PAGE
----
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Clinical Investigations in Critical Care |

Hand Washing and Use of Gloves While Managing Patients Receiving Mechanical Ventilation in the ICU* FREE TO VIEW

Mohamad Khatib, PhD; Ghassan Jamaleddine, MD, FCCP; Afif Abdallah, RN; Youssef Ibrahim, RN
Author and Funding Information

*From the Department of Anesthesiology (Dr. Khatib and Nurses Abdallah and Ibrahim), Division of Inhalation Therapy, and the Department of Medicine (Dr. Jamaleddine), School of Medicine, American University of Beirut, Beirut, Lebanon.

Correspondence to: Mohamad Khatib, PhD, Department of Anesthesiology, PO Box 113-6044, Beirut, Lebanon; e-mail: mk05@aub.edu.lb



Chest. 1999;116(1):172-175. doi:10.1378/chest.116.1.172
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Study objective: To evaluate the effectiveness of warning labels permanently attached to mechanical ventilators in improving the practice of hand washing and use of gloves by respiratory care practitioners (RCPs) in the ICU.

Design: The study consisted of two 4-week periods. Daily observations of hand washing and use of gloves by RCPs were made over four 1-h observation periods. Prior to the first 4-week period, the importance of hand washing and use of gloves was presented to all staff. At the end of the first period, “Wash Hands Use Gloves” labels were permanently placed on all ventilators in the ICU. The RCPs were not aware they were being observed for hand washing and use of gloves in either period.

Measurements and results: The total number of encounters between the RCPs and patients as well as the rates of hand washing and use of gloves were obtained during the study. The rates of hand washing and use of gloves were significantly higher during the second period when labels were attached to the ventilators, as compared to the rates during the first period: hand washing, 92% vs 46% (p < 0.05); use of gloves, 92% vs 43% (p < 0.05), respectively. During the first period, the rates of pre-encounter hand washing (78%, 48%, 27%, and 29% in weeks 1 through 4, respectively) and the use of gloves (56%, 37%, 32%, and 45% in weeks 1 through 4, respectively) were primarily declining. This was not observed during the second period of the study (94%, 88%, 95%, and 92% in weeks 1 through 4, respectively) for the rates of pre-encounter hand washing and the use of gloves.

Conclusions: Simple measures such as the placement of warning labels on mechanical ventilators can significantly improve hand washing and use of gloves by RCPs in the ICU.

Figures in this Article

Abbreviation: RCP = respiratory care practitioner

Patients receiving mechanical ventilation in the ICU are at high risk of getting a hospital-acquired infection or ventilator-associated pneumonia. These patients are frequently subjected to invasive therapy, such as tracheal suctioning, bronchodilation, and manipulation of the ventilator or endotracheal tube. Therefore, the likelihood of contamination and cross-infection is increased. Pathogens causing nosocomial pneumonia, such as Gram-negative bacilli and Staphylococcus aureus, are ubiquitous in hospitals, especially in ICUs.1The transmission of these microorganisms to patients frequently occurs via the hands of health-care workers that become contaminated or transiently colonized with the microorganisms.2These infections are a major cause of mortality and morbidity, as well as of prolongation of hospitalization and increases in hospitalization costs.3 Thus, prevention of hospital-acquired infections has become an important aspect of intensive-care practice.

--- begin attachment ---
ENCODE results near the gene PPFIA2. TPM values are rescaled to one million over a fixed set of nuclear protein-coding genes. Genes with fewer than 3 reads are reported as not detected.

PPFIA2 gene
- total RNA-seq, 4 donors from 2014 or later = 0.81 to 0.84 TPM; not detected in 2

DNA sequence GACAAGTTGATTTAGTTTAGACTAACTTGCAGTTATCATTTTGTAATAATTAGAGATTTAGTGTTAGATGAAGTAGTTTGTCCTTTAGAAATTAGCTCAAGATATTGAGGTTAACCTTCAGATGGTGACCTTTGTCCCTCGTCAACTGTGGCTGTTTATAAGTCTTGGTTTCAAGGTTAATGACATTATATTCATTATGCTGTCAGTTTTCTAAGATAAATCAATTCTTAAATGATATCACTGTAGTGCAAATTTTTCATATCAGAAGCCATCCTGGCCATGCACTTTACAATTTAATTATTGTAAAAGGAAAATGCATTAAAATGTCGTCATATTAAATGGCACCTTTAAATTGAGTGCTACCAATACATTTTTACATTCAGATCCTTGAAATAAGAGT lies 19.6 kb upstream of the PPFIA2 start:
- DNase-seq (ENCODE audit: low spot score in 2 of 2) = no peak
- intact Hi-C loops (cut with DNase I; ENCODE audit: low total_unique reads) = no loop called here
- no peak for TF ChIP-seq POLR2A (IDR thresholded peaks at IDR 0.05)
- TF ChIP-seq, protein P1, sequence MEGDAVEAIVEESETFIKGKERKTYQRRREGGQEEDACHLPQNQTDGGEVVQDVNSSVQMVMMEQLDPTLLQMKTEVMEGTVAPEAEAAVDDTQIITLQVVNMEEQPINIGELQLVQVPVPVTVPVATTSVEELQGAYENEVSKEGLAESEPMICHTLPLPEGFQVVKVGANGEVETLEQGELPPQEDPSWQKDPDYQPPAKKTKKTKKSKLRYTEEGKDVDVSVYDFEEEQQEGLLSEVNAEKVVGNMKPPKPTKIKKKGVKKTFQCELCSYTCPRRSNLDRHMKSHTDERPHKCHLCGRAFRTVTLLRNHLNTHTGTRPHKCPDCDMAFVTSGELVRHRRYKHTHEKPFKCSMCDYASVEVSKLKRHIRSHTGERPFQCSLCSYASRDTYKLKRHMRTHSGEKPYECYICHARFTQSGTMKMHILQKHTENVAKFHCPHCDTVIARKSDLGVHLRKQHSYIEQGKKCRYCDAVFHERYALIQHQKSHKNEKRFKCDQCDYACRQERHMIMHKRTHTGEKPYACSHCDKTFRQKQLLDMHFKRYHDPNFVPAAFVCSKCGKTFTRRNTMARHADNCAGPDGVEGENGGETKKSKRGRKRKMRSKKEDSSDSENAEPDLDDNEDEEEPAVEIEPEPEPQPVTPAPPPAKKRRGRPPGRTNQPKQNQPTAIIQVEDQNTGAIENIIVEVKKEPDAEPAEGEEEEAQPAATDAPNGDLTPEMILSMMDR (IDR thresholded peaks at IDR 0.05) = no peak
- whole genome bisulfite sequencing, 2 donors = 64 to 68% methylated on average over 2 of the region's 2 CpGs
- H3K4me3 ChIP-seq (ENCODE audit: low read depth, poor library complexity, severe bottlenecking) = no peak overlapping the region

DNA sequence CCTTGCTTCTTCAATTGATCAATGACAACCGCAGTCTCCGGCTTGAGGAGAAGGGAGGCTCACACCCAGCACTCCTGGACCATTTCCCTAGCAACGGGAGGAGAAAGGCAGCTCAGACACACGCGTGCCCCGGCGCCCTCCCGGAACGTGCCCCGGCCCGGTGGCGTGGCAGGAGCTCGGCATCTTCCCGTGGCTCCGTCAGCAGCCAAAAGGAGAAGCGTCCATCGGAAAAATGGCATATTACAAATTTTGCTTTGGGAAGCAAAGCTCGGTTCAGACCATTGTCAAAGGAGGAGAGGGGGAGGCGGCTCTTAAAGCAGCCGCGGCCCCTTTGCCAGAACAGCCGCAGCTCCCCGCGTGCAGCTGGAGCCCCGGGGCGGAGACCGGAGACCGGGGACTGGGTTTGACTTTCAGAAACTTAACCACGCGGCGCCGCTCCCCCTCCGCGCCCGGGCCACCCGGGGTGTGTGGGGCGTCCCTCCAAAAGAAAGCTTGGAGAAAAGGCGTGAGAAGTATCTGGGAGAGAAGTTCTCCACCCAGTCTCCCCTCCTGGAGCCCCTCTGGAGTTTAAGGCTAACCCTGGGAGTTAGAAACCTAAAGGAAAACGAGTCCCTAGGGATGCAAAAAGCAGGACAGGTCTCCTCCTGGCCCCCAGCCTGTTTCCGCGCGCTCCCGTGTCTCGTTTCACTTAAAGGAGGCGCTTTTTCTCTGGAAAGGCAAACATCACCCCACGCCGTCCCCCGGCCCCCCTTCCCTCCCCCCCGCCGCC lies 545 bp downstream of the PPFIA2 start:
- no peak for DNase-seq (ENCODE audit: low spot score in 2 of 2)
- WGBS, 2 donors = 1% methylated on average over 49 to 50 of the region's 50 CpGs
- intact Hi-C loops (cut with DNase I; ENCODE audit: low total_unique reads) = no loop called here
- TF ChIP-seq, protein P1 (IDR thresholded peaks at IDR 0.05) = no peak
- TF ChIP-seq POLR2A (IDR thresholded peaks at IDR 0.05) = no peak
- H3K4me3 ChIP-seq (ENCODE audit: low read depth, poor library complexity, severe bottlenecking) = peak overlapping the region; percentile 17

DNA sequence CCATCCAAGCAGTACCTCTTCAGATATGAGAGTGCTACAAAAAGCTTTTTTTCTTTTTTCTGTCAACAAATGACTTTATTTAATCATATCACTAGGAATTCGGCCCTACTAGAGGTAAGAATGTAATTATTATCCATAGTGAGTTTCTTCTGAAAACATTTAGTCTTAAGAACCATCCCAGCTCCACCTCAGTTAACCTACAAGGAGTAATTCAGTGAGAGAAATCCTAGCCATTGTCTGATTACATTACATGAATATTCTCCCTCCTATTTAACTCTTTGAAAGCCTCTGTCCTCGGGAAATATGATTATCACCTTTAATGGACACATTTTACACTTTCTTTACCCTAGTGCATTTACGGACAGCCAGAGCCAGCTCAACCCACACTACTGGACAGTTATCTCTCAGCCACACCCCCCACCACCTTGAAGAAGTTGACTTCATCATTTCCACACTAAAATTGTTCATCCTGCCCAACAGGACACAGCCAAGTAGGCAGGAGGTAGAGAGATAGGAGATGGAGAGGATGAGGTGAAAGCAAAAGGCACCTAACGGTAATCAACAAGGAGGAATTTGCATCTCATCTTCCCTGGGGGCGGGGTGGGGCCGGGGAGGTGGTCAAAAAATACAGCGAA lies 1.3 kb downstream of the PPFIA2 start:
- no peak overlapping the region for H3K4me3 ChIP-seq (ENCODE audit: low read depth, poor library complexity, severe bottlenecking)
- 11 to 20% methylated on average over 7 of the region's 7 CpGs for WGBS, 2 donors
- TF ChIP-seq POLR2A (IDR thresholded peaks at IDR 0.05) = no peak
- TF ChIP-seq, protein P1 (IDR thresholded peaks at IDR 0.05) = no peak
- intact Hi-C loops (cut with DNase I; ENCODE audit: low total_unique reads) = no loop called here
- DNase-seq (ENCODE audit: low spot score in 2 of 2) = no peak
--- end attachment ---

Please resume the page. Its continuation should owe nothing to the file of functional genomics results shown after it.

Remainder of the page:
An effective hand-washing technique is the cornerstone of effective infection control and remains unchallenged as the most effective means of preventing hospital-acquired infections. The practice of hand washing is well known to reduce the spread of infection, yet the compliance of health-care professionals, including those in the high-risk area of intensive care, is usually unsatisfactory and occasionally very poor.4

In this study, we intended to evaluate the effectiveness of permanently placing warning labels on mechanical ventilators in improving the practices of hand washing and the use of surgical gloves by RCPs in the ICU.

Patients

All patients receiving mechanical ventilation in the ICU participated in the study. This study was approved by the institutional review board, and a consent form was waived.

Experiment Protocol

The study consisted of two 4-week periods. Before the initiation of the first 4-week period, all RCPs received in-service instructions on appropriate hand-washing techniques and the use of gloves when caring for mechanically ventilated patients. The in-service program consisted of formal lectures and demonstrations of techniques. An oral and written request was delivered to all RCPs, asking that they use gloves and appropriate hand-washing techniques whenever encountering mechanically ventilated patients in the ICU during all shifts.

For the following 4-week period, daily observations of hand washing and use of gloves by RCPs were made during four 1-h observation periods. Observation periods were randomly selected during the day. However, the periods were equally divided among the day and night shifts. Throughout the study, RCPs were not aware that they were being observed for hand washing and use of gloves. Encounters with patients were only considered when patients were receiving mechanical ventilation in the ICU.

At the end of the first period, “Wash Hands Use Gloves” labels were permanently placed on all ventilators (Fig 1 ). RCPs were reminded about the policy requiring hand washing and use of gloves, but they were given no feedback regarding the outcomes of the first 4-week period. Then the second 4-week period commenced. The same protocol regarding observations and data collection was applied during both 4-week periods.